I stumbled upon something a bit unsure when writing a short instructional sentence as below;

On arrival of a luggage, keep the luggage in the storeroom and notify the receiver of it.

By the bold-faced phrase, I meant when a luggage has arrived here, but I'm not sure this 'on something of something' structure is commonly used.

  • The phrase on arrival of is indeed acceptable, but so is upon arrival of.
    – J.R.
    Jan 25, 2018 at 15:09
  • On arrival is fine. On arrival of a luggage is not. A present for you: When luggage arrives, put it in the storage room and notify the owner that it has arrived. You own your luggage or bags. You are not its recipient.
    – Lambie
    Jan 25, 2018 at 16:02
  • To rephrase what I think Lambie is saying, luggage is a mass noun, so you don't say "a luggage". It's just "luggage" or "a piece of luggage".
    – stangdon
    Jan 25, 2018 at 16:05
  • @stangdon Yes, and I am rewriting the sentence also. There is no recipient here. Luggage has an owner.
    – Lambie
    Jan 25, 2018 at 16:06

3 Answers 3


Yes, the bold phrase is quite common, but the correct pattern for the bold text is "on the something of something", so you need a definite article the in front of arrival. In addition, luggage is uncountable, so you should not put a in front of it.

I would also suggest that "the receiver of it" is not very elegant: better to say "the recipient".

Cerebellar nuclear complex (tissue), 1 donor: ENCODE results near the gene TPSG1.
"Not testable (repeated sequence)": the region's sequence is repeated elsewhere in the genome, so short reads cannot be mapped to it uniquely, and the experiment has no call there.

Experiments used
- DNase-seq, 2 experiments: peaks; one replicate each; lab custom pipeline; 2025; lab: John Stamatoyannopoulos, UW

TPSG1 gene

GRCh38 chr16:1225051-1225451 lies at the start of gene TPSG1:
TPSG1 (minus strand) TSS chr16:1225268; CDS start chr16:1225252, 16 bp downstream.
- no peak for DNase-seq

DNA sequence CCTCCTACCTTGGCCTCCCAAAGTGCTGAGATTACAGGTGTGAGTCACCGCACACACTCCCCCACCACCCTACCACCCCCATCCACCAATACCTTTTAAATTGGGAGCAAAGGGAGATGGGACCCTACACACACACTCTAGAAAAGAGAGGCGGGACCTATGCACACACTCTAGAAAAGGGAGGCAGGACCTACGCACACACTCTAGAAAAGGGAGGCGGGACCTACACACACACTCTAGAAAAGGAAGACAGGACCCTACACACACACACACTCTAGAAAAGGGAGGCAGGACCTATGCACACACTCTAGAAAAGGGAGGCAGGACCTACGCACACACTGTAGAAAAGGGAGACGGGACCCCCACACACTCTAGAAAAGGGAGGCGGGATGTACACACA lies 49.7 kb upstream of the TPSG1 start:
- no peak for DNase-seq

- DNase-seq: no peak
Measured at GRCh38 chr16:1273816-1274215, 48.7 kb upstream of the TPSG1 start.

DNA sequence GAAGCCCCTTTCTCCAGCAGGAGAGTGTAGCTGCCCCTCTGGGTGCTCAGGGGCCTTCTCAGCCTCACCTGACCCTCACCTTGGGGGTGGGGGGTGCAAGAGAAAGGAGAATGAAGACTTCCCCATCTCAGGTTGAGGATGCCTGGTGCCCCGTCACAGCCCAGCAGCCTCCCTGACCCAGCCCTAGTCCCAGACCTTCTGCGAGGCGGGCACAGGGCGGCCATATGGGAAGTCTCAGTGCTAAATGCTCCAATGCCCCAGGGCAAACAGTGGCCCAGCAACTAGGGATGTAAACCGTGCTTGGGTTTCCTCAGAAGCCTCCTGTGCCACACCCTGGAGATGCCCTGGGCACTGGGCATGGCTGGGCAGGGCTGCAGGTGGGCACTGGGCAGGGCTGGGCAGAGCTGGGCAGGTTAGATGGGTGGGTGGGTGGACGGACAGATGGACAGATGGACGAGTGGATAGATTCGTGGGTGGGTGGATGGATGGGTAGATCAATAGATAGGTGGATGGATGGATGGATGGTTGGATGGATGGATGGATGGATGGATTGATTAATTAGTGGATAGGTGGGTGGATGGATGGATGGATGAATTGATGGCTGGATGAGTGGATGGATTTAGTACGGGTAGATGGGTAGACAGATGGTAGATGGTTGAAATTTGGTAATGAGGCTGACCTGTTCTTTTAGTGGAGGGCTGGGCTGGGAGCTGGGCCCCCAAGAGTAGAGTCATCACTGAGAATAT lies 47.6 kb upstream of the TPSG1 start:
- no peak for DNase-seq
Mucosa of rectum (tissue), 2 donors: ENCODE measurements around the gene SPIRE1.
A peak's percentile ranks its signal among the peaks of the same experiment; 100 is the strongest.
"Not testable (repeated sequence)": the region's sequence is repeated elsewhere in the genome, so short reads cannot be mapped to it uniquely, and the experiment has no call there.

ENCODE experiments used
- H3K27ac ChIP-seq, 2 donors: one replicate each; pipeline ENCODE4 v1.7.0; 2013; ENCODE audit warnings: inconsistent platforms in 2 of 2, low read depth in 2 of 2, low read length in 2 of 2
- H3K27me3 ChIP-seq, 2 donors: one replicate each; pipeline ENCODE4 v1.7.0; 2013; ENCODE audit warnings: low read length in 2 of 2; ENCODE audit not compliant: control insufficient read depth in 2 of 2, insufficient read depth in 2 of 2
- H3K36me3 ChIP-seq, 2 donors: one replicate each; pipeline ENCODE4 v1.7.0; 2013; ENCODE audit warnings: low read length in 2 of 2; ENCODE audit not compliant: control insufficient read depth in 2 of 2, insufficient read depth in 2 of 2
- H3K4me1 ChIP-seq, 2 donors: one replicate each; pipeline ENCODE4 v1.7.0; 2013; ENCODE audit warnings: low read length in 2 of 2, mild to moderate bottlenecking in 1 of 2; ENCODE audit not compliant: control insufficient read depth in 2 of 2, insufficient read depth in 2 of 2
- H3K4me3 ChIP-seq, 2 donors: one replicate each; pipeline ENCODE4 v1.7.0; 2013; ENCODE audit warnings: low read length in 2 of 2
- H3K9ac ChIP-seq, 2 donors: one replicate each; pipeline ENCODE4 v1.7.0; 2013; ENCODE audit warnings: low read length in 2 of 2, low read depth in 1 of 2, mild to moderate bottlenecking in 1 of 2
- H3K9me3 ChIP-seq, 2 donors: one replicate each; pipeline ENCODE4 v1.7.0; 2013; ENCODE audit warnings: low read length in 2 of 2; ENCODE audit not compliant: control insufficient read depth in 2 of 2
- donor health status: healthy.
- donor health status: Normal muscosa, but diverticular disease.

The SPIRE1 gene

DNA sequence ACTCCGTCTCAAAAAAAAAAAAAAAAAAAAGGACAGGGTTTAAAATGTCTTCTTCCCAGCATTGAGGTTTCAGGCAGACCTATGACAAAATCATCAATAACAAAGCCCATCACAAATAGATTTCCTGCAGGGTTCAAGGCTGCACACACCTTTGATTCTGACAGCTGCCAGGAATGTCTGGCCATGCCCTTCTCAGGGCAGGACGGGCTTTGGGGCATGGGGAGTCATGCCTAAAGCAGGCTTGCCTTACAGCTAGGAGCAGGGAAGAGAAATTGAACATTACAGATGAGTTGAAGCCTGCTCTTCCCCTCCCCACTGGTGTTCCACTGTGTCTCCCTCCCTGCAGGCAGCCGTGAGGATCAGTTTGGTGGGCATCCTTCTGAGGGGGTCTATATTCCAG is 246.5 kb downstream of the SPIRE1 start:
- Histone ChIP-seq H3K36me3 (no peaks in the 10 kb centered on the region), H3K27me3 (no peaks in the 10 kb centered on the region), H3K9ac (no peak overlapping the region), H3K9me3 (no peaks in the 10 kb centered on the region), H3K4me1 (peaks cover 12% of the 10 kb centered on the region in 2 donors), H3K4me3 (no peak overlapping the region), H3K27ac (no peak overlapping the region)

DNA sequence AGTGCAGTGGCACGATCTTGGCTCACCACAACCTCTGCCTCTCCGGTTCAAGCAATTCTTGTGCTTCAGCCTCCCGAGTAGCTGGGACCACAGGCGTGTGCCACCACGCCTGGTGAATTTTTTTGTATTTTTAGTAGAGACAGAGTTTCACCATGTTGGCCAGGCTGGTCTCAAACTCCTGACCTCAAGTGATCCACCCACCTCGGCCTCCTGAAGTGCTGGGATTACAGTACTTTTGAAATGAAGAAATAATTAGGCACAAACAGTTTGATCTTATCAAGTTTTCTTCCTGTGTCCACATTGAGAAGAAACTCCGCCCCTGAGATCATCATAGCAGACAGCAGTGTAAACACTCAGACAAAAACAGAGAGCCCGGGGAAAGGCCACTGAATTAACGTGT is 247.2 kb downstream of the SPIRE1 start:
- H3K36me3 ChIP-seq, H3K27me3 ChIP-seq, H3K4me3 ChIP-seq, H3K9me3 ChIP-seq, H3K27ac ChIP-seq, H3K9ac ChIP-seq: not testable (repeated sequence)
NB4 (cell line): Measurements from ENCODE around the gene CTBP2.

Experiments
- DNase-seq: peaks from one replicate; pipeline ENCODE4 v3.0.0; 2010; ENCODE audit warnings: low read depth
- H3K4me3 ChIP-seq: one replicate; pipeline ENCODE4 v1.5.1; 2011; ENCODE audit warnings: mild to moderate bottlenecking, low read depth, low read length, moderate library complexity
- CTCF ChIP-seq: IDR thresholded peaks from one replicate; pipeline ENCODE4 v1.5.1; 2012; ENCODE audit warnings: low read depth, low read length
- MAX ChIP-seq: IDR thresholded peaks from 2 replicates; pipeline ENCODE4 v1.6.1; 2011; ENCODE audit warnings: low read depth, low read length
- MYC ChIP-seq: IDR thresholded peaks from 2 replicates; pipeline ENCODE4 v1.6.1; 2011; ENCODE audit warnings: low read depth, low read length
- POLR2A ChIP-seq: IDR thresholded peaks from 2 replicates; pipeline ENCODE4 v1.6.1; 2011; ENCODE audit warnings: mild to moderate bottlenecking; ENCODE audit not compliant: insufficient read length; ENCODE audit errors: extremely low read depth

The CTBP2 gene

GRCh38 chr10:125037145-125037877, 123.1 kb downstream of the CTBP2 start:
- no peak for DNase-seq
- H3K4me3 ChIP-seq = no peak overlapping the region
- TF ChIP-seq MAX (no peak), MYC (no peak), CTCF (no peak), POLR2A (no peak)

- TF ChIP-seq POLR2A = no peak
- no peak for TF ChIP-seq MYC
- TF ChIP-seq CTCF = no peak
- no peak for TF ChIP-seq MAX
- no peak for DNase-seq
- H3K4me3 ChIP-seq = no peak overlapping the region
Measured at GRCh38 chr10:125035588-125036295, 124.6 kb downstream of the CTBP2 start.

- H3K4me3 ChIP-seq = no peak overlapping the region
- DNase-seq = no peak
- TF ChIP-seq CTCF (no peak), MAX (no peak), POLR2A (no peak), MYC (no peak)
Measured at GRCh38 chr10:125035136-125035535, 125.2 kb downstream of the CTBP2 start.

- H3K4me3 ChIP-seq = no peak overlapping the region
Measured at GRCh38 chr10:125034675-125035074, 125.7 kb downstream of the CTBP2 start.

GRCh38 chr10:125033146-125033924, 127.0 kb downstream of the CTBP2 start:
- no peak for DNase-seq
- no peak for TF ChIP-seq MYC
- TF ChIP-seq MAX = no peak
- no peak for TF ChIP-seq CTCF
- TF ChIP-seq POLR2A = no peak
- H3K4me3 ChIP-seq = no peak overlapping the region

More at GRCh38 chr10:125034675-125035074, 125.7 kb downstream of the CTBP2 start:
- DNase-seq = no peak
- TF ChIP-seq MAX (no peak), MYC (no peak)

You might also want to consider replacing keep with place or put, as placing the luggage in the store room is the only thing that happens immediately on the arrival of baggage. Keeping it in the storeroom is what happens for some time, after it has been placed there. The refined sentence would be:

On the arrival of luggage, place the luggage in the storeroom and notify the recipient.

  • It's not recipient. It's the owner.
    – Lambie
    Jan 25, 2018 at 16:05
  • @Lambie, if you read the OP's text, it refers to "the receiver of it". Let's not assume that the recipient is also the owner.
    – JavaLatte
    Jan 26, 2018 at 11:23
  • This is about lost luggage at an airport or train station. The OP hasn't written the sentence correctly. If the luggage arrives at some place, there has been no recipient. There is only the owner of the luggage who will then come and pick it up when he or she is notified.
    – Lambie
    Jan 26, 2018 at 14:37
  • Answer is completely correct, point by point. One could use also store instead of keep, maybe even register.
    – virolino
    Feb 6, 2019 at 9:14

Without knowing the precise context, it is hard to be sure but "On the arrival of luggage..." does not sound to me like anything anyone would actually say, as distinct from what a bureaucrat might write. It seems to imply that luggage just appears, as if from nowhere. "Notify" is an especially bureaucratic word that no-one uses in normal speech. If it were me, I should say "When luggage arrives, put it in the storeroom and tell the owner it is there."


On arrival of a luggage, keep the luggage in the storeroom and notify the receiver of it.=not well phrased.

When lost luggage arrives, put it in the storage room and notify its owner.

storeroom is for a stop, not lost luggage. Lost luggage is stored in a storage room. A storeroom is where you keep stores (supplies).

  • There is no mention of lost or owner in the question....
    – JavaLatte
    Jan 26, 2018 at 11:28
  • It is implied. Because no one would store luggage that is "received by a recipient" in a "storeroom". The OP is trying to write a "short instrutional sentence".
    – Lambie
    Jan 26, 2018 at 14:39

You must log in to answer this question.

Not the answer you're looking for? Browse other questions tagged .